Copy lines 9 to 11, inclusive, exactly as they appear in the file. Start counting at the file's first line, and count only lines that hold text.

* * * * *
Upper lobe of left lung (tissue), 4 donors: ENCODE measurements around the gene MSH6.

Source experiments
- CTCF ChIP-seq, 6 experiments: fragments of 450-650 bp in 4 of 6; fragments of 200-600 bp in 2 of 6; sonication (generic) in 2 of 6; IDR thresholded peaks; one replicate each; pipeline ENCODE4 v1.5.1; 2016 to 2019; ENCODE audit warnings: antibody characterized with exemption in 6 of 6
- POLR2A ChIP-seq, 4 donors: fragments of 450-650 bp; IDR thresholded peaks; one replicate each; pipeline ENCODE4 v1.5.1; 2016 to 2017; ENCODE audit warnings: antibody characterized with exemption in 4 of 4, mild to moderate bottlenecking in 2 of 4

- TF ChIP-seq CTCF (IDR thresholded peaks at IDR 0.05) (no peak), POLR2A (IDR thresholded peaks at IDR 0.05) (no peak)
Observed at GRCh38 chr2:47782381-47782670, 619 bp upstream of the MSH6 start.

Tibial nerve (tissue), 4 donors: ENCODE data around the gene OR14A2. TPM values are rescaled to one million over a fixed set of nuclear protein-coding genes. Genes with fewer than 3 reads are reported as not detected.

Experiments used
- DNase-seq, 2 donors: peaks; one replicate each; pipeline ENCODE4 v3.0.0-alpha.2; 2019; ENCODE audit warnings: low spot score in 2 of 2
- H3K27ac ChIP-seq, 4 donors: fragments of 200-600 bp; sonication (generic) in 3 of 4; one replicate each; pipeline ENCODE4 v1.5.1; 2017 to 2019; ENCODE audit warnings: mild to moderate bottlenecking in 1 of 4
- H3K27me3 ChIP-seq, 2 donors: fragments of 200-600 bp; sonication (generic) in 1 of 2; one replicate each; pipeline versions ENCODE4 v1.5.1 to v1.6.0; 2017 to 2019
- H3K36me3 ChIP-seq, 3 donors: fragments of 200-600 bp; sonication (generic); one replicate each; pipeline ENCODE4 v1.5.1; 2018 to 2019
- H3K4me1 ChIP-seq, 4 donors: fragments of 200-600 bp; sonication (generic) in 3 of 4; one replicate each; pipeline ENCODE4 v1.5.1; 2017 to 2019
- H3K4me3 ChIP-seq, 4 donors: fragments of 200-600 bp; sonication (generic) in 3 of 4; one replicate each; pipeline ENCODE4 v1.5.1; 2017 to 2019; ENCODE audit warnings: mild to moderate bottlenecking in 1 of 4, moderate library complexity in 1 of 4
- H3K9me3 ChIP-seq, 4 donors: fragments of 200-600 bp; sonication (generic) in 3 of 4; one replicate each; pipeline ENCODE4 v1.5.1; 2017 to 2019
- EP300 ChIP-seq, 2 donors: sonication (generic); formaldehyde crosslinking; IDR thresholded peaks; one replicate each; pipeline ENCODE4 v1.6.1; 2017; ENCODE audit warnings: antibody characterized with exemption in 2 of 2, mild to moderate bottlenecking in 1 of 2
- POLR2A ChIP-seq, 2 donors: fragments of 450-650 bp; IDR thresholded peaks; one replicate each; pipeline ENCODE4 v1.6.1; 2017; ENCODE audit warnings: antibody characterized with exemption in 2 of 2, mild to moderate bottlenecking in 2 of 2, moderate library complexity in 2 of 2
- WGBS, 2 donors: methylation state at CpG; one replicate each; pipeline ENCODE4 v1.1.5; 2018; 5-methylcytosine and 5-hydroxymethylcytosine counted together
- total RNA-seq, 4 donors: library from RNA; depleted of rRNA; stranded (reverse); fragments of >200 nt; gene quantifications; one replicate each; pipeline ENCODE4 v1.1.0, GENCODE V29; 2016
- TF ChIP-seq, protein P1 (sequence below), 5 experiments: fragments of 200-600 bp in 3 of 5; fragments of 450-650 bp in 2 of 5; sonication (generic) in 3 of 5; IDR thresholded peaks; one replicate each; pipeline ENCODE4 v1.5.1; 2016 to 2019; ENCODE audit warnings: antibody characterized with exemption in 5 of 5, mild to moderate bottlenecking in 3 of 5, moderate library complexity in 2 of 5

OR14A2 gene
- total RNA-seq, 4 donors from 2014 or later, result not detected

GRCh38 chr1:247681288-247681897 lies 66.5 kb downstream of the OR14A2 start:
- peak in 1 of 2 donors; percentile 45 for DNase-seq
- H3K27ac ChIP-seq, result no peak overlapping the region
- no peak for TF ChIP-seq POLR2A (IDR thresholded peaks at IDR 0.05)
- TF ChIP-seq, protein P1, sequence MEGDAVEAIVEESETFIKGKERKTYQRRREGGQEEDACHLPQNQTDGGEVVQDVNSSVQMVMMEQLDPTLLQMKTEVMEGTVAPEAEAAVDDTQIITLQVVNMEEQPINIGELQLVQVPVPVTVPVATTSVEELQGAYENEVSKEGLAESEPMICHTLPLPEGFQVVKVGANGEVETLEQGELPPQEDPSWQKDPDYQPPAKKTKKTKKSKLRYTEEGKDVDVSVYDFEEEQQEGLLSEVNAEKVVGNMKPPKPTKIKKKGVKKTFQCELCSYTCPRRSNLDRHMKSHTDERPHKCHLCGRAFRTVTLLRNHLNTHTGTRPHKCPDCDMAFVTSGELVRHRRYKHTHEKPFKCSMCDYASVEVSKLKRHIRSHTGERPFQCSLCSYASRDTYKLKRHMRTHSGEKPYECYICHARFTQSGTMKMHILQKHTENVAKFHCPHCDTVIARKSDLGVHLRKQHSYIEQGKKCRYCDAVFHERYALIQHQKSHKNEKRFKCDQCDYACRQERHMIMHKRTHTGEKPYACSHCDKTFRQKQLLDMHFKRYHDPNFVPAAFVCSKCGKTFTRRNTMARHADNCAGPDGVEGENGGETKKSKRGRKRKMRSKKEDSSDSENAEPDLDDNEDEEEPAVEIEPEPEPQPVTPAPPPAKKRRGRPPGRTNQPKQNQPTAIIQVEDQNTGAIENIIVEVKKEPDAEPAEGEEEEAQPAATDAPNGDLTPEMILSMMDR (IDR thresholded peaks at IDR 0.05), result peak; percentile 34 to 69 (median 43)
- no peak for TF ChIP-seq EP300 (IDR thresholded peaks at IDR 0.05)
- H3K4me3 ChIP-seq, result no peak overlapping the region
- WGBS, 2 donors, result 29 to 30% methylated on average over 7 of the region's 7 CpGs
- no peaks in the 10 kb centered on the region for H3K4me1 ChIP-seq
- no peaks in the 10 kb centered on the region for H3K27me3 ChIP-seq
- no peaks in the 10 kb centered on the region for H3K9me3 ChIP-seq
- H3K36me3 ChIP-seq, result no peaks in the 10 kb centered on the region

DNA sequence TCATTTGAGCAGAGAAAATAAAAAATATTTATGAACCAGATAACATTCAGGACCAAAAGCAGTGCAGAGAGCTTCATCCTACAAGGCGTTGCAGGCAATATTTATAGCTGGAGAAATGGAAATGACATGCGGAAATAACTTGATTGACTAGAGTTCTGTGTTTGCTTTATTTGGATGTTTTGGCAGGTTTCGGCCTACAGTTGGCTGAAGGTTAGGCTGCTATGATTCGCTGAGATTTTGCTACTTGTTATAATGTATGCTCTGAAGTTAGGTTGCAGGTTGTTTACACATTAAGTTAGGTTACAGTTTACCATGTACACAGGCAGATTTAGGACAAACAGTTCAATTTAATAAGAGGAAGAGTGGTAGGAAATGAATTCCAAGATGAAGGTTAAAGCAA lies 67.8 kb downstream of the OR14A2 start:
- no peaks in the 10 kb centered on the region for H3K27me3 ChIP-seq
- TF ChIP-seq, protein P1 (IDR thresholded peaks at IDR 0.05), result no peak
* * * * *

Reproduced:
- DNase-seq, 2 donors: peaks; one replicate each; pipeline ENCODE4 v3.0.0-alpha.2; 2019; ENCODE audit warnings: low spot score in 2 of 2
- H3K27ac ChIP-seq, 4 donors: fragments of 200-600 bp; sonication (generic) in 3 of 4; one replicate each; pipeline ENCODE4 v1.5.1; 2017 to 2019; ENCODE audit warnings: mild to moderate bottlenecking in 1 of 4
- H3K27me3 ChIP-seq, 2 donors: fragments of 200-600 bp; sonication (generic) in 1 of 2; one replicate each; pipeline versions ENCODE4 v1.5.1 to v1.6.0; 2017 to 2019